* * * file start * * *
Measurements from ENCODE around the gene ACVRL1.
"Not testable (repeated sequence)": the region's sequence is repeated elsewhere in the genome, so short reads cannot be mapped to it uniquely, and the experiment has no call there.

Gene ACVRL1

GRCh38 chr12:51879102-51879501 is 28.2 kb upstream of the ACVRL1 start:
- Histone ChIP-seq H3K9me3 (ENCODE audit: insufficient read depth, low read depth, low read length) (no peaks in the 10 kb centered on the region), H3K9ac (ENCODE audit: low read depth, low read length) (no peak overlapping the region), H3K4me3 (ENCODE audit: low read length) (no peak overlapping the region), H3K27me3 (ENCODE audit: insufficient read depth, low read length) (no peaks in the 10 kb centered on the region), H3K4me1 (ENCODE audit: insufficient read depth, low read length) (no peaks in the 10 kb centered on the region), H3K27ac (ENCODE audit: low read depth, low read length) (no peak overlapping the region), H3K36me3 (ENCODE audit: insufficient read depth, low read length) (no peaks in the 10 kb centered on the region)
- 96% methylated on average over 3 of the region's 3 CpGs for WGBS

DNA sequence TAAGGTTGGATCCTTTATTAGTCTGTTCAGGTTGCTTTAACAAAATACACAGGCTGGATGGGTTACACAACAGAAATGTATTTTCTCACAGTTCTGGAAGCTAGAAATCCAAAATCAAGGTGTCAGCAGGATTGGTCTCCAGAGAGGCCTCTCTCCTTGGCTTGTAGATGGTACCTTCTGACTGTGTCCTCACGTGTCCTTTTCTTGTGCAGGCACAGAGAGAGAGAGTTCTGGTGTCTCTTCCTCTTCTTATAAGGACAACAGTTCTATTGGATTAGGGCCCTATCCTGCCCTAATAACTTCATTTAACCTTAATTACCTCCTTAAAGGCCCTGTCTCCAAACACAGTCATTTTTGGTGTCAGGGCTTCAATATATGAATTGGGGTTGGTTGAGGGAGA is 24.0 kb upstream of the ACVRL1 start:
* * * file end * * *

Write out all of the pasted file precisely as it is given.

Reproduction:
Measurements from ENCODE around the gene ACVRL1.
"Not testable (repeated sequence)": the region's sequence is repeated elsewhere in the genome, so short reads cannot be mapped to it uniquely, and the experiment has no call there.

Gene ACVRL1

GRCh38 chr12:51879102-51879501 is 28.2 kb upstream of the ACVRL1 start:
- Histone ChIP-seq H3K9me3 (ENCODE audit: insufficient read depth, low read depth, low read length) (no peaks in the 10 kb centered on the region), H3K9ac (ENCODE audit: low read depth, low read length) (no peak overlapping the region), H3K4me3 (ENCODE audit: low read length) (no peak overlapping the region), H3K27me3 (ENCODE audit: insufficient read depth, low read length) (no peaks in the 10 kb centered on the region), H3K4me1 (ENCODE audit: insufficient read depth, low read length) (no peaks in the 10 kb centered on the region), H3K27ac (ENCODE audit: low read depth, low read length) (no peak overlapping the region), H3K36me3 (ENCODE audit: insufficient read depth, low read length) (no peaks in the 10 kb centered on the region)
- 96% methylated on average over 3 of the region's 3 CpGs for WGBS

DNA sequence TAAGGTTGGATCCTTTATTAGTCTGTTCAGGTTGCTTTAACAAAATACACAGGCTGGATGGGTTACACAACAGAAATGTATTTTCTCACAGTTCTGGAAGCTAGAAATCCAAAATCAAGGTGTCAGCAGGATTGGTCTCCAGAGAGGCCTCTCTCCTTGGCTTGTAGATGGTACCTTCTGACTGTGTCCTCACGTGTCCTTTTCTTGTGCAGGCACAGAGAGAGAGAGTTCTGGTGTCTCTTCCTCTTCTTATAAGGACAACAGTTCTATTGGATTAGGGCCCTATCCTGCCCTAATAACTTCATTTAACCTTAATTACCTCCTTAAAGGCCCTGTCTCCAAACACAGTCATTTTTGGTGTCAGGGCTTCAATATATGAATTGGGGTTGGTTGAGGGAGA is 24.0 kb upstream of the ACVRL1 start: